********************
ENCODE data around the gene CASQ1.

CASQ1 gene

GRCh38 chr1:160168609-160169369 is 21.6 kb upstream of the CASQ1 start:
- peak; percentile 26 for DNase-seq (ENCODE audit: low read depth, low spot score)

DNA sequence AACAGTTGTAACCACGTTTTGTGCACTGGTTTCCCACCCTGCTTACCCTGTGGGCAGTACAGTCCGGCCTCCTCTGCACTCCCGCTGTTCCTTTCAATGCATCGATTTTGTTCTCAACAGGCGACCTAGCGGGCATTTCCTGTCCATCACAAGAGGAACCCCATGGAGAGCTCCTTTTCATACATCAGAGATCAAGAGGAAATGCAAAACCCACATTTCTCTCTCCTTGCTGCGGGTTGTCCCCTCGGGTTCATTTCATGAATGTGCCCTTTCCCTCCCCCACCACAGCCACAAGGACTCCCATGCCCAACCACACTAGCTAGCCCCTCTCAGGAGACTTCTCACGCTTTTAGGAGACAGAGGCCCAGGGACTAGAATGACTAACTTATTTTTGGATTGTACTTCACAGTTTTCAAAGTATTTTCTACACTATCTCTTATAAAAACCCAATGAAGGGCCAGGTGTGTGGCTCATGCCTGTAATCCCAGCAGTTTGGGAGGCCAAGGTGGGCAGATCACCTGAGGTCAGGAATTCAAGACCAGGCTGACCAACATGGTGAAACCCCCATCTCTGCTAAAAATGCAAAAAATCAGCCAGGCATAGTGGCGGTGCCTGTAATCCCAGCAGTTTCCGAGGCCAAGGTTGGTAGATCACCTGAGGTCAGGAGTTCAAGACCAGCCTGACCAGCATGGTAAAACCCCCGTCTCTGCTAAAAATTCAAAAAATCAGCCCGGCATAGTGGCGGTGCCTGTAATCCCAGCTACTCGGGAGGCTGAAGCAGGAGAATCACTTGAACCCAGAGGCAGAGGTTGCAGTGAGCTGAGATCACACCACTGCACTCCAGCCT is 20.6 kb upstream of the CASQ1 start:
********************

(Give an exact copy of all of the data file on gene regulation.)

ENCODE data around the gene CASQ1.

CASQ1 gene

GRCh38 chr1:160168609-160169369 is 21.6 kb upstream of the CASQ1 start:
- peak; percentile 26 for DNase-seq (ENCODE audit: low read depth, low spot score)

DNA sequence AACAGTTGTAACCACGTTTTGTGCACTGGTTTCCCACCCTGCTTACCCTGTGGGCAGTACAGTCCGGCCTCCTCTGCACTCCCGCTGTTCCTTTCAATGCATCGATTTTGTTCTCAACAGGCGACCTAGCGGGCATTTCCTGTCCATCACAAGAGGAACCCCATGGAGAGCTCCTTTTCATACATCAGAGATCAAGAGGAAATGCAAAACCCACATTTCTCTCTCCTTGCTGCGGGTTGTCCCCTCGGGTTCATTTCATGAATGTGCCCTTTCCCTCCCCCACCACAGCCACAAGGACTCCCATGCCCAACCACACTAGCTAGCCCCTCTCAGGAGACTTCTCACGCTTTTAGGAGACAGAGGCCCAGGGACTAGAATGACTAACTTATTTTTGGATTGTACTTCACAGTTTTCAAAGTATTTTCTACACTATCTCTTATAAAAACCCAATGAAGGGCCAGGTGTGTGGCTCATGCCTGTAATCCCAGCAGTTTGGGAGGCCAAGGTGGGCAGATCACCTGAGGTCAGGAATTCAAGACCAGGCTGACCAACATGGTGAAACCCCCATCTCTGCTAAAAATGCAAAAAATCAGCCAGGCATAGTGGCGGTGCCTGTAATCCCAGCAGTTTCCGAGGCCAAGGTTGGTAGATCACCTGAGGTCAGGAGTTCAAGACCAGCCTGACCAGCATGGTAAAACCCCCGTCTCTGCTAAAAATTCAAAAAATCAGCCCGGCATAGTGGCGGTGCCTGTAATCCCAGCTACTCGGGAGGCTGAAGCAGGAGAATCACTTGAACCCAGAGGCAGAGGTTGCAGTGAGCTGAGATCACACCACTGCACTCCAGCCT is 20.6 kb upstream of the CASQ1 start: